I still don’t know much about the future of this place. But I do know enough to recognize those first chills of excitement, hope, inspiration…. It’s a challenge for me to move past seeing this place as my father’s, to move past all those exquisitely nostalgic memories. The other day, when Ceres, mom and I were discussing our next move, when we got to the part about the floor, mom had said something about making sure to duplicate the amazing acoustics of the first floor… but suddenly aware of what she’d said, she stopped herself short. Ceres pointed out that mom, like me, had a hard time thinking about the space in a new way. (Ironically, the place had been too live a room in which to do any other types of music besides acoustic chamber music. Yes, an audience sops up part of the sound, and yes, it’s better to start a room too live than too dead, but still…) Our objectives are going to be different now, and for me it’s still a challenge to see this old building in a new light. I understand that where dad is now, it doesn’t really matter. He saw his vision come to life, and he saw his creation come to a perfect close. He surrounded himself with all the right people to realize his dream, and now it’s my turn to do the same.

This will be an ensemble piece, with just the occasional solo.

 

4 Responses to “Sans Solo”

  1. Gene Burnett Says:

    Selling on eBay is not at all difficult. Just take your time. First get a paypal account. Then an eBay account. Start selling something small, easy to ship and not too pricey. Get the hang of it and build from there. I’m sure there are a few eBayers where you live who can give you a hand as well. You might even team up with someone who knows the ropes and cut them in for a %. But really, it’s not hard at all. I’ve been doing it for years. The biggest hassle is likely to be shipping large or delicate items. You might consider using Craig’s List too. No listing fees but you’re only going to reach a select area, not the whole world…on the other hand if you list for NYC, you’ll likely get plenty of potential customers. And they can come get what you sell them rather than having to deal with shipping. Best of luck. GB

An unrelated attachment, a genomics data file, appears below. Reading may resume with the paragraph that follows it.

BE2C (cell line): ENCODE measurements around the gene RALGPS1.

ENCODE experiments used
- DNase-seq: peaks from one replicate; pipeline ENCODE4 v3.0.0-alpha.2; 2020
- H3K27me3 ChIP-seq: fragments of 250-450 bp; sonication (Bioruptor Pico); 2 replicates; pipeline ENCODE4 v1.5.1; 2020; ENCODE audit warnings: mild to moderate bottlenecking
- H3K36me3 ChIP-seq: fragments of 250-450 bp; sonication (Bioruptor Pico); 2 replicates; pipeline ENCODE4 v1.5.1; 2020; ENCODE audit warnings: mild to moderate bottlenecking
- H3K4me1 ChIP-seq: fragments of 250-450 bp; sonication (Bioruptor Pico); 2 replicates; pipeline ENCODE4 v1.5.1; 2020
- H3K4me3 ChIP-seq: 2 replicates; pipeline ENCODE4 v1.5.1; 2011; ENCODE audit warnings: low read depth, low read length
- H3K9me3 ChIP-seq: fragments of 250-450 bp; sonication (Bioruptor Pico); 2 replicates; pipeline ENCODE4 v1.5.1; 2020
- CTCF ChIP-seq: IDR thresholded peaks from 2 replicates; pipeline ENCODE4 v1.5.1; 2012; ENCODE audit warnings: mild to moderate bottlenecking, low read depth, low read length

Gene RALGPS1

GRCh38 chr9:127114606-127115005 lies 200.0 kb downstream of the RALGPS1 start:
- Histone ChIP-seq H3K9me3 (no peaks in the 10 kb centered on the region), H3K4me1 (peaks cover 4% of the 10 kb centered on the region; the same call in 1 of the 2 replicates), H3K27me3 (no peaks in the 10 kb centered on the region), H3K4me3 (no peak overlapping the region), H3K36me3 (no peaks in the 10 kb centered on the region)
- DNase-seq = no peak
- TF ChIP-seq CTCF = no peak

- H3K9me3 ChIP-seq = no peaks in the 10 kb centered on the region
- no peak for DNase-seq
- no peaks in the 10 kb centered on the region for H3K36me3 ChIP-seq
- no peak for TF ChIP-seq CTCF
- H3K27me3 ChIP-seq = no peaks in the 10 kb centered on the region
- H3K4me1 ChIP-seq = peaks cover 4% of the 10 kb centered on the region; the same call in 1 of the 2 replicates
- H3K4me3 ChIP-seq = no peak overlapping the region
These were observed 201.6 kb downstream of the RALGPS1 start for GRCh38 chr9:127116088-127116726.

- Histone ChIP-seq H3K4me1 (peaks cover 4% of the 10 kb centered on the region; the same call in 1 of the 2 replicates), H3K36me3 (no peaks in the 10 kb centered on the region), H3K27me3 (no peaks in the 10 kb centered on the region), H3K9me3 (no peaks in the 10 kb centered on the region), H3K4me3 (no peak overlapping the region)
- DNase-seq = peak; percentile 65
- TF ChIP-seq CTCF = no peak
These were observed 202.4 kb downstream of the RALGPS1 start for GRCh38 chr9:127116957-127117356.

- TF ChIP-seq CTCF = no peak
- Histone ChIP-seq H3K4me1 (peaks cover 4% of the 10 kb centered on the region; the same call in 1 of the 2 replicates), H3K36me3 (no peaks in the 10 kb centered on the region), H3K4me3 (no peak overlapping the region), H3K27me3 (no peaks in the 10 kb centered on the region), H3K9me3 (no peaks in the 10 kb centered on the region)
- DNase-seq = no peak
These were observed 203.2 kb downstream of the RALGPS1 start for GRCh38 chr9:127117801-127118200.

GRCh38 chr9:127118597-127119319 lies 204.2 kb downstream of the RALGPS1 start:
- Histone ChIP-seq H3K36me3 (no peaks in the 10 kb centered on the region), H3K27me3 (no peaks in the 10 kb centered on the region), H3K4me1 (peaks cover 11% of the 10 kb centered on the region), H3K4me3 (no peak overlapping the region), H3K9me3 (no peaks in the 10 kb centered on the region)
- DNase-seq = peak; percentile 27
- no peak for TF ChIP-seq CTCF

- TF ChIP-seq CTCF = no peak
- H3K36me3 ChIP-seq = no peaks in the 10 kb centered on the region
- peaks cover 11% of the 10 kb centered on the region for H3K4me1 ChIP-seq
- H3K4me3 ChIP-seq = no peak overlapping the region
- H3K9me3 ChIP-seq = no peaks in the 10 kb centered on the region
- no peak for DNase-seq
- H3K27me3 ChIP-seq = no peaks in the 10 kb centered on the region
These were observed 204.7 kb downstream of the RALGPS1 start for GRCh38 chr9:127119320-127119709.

• wingmother Says:

      hoo kay. still feeling a bit stopped, but things have forced my hand. Good advice to start small – thanks, I appreciate all the input….I’ll have a week w/out the kid soon to get down to it… progress reports likely to follow..

  2. Charlotte Says:

    If you have a network of people tied in with the hall perhaps you could do an auction (silent or the normal type) – as there may be others who feel sentimental about things and would like to bid to raise money for the hall renovation. My marketing-ey brain kicked in there lol Lots of people use Ebay successfully but, as Gene mentioned, shipping is often a pain or impossible. Good luck! :)